The Treasury of Lives

A Biographical Encyclopedia of Tibet, Inner Asia, and the Himalaya

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Known as one of the Six Female Bon Siddhas, Choza Bonmo is positioned in Bon histories as one of the most important female practitioners of Yungdrung Bon. According to traditional Bon narratives, not only was she instrumental in preventing the destruction of Yungdrung Bon in central Tibet in the eighth century but she also played a key role in its restoration.

Tromge Tulku Arik was a twentieth-century Nyingma and Sakya lama from the Trom region of Kham. He was a disciple of Khenpo Ngawang Pelzang and a master to Chagdud Tulku and Khenpo Akhyuk, the founder of Yachen Gar. Preferring to reside in retreat, he fled to central Tibet in his thirties to avoid institutional responsibilities. He was imprisoned during the Cultural Revolution and spent the last decades of his life in retreat.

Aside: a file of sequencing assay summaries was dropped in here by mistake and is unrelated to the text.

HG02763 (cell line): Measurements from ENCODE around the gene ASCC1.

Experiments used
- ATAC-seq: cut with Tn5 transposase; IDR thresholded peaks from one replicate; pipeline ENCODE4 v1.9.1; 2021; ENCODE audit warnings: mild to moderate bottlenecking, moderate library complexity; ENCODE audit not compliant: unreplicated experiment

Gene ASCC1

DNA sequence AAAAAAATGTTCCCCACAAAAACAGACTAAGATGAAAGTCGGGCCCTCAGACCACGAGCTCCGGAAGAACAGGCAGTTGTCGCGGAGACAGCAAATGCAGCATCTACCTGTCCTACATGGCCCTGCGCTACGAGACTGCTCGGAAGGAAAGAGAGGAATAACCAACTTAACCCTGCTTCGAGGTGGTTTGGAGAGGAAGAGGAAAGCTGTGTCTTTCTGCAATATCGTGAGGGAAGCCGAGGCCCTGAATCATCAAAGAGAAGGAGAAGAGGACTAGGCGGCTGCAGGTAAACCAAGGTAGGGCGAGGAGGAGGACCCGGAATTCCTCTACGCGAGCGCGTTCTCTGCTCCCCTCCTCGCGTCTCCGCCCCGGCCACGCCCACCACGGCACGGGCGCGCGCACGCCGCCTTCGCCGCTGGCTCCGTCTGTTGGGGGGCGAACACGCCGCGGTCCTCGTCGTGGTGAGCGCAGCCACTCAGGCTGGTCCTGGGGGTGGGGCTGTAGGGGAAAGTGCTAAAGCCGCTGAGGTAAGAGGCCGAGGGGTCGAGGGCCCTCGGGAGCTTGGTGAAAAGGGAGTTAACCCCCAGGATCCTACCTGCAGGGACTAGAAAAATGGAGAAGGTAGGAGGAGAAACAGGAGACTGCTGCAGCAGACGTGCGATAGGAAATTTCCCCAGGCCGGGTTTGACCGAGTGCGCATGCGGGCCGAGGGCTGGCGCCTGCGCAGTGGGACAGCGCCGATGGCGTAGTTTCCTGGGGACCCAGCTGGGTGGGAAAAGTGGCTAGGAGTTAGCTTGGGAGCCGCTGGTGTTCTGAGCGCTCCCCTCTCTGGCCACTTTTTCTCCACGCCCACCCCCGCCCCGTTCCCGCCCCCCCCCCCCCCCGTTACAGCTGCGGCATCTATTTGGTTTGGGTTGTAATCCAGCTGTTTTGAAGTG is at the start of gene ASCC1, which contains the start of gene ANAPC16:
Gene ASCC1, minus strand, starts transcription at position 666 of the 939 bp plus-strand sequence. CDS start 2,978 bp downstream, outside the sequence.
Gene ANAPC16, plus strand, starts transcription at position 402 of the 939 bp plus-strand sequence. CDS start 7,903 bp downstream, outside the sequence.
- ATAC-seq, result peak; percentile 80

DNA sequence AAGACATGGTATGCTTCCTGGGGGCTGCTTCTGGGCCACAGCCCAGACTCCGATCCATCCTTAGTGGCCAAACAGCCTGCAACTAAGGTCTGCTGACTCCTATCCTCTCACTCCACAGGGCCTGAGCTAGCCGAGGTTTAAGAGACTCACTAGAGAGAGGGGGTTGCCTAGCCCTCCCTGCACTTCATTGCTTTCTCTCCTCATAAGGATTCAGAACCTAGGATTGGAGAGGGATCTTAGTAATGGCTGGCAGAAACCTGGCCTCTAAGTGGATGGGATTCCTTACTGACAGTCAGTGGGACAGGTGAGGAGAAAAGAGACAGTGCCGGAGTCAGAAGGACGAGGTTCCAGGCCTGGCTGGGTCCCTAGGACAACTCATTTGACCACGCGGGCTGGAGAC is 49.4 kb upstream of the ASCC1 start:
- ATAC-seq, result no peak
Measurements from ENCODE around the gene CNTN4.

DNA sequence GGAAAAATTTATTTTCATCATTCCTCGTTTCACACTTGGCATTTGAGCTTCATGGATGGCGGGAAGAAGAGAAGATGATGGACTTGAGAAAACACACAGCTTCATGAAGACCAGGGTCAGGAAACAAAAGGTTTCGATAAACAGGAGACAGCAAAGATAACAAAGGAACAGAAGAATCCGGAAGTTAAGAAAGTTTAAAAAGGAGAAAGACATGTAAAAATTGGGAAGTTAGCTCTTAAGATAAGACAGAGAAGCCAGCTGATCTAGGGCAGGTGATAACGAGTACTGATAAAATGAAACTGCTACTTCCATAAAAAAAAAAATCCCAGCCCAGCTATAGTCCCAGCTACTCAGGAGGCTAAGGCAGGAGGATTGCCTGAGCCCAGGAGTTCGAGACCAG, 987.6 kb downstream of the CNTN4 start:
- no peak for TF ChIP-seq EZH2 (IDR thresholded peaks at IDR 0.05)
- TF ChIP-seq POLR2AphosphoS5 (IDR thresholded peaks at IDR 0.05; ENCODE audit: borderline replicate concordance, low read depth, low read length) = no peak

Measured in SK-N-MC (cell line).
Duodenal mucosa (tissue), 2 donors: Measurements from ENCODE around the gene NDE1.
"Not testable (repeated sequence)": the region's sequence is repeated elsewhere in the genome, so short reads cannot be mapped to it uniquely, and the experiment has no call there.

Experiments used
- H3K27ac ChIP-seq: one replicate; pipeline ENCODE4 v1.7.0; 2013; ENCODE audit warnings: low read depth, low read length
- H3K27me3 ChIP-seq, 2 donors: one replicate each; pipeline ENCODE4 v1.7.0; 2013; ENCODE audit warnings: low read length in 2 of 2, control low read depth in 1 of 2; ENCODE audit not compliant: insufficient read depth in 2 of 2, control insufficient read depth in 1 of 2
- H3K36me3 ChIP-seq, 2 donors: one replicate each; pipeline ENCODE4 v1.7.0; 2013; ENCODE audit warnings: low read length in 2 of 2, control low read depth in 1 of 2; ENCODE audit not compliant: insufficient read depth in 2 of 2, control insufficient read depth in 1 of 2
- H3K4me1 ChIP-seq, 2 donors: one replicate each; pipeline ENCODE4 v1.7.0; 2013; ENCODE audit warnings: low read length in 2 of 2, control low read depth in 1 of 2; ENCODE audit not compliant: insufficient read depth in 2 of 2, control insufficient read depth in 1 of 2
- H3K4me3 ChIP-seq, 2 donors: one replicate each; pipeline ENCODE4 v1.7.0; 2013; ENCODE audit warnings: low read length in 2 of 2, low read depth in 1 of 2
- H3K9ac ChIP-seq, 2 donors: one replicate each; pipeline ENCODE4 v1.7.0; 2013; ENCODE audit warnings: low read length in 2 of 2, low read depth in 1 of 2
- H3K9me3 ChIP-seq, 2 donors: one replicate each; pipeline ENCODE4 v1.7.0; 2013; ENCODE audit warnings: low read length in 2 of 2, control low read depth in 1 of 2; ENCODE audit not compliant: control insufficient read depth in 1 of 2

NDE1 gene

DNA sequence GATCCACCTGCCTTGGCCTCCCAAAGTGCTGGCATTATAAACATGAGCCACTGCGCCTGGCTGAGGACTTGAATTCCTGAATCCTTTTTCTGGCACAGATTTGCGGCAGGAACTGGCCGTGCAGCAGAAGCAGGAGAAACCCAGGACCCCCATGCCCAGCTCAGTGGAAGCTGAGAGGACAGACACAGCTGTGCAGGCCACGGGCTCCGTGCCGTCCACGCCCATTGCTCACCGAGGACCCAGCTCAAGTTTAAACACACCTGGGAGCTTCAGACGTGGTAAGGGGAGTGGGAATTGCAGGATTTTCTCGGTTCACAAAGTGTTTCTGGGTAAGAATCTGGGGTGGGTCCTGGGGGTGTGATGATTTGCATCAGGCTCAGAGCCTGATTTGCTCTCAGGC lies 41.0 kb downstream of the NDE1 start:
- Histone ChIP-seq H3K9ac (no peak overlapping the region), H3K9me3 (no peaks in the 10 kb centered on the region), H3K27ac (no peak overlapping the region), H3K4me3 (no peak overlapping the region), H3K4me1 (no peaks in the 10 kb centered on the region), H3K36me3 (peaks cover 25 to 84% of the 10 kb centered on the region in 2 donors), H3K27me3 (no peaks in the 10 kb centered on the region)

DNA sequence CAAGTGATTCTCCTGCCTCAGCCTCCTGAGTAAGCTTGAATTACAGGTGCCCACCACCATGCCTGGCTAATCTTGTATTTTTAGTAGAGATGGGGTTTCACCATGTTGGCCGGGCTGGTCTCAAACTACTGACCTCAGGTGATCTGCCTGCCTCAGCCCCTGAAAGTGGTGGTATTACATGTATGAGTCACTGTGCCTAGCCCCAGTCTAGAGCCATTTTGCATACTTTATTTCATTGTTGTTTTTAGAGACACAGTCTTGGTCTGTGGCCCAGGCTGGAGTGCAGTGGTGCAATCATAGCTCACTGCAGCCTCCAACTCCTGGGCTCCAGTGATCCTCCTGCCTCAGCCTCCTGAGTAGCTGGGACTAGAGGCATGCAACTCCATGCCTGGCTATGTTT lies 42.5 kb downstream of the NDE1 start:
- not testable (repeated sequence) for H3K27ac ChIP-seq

Orgyen Tsomo

b.1897 - d.1961

Orgyen Tsomo, also known as the Great Ḍākinī of Tsurpu, was one of several consorts of the Fifteenth Karmapa during the first decades of the twentieth century.

The Fourth Katok Getse, Gyurme Tenpa Gyeltsen, was a twentieth-century Nyingma master from Golok. Denied access to religious training during the Cultural Revolution, beginning in the late 1970s he trained with Dudjom Lingpa's grandson Tulku Nyida, as well as Khenpo Jigme Puntsok, Khenpo Gyeltsen Wozer, and the Fifth Katok Moktsa. In 1997, he moved to India where he became close to the Fourteenth Dalai Lama, Taklung Tsetrul, and Penor Rinpoche. Before his death in 2018 he served briefly as the seventh head of the Nyingma tradition in exile.

Delok Tenzin Chodron was an eighteenth-century delok—someone who journeys to the realms beyond death and returns to tell about it.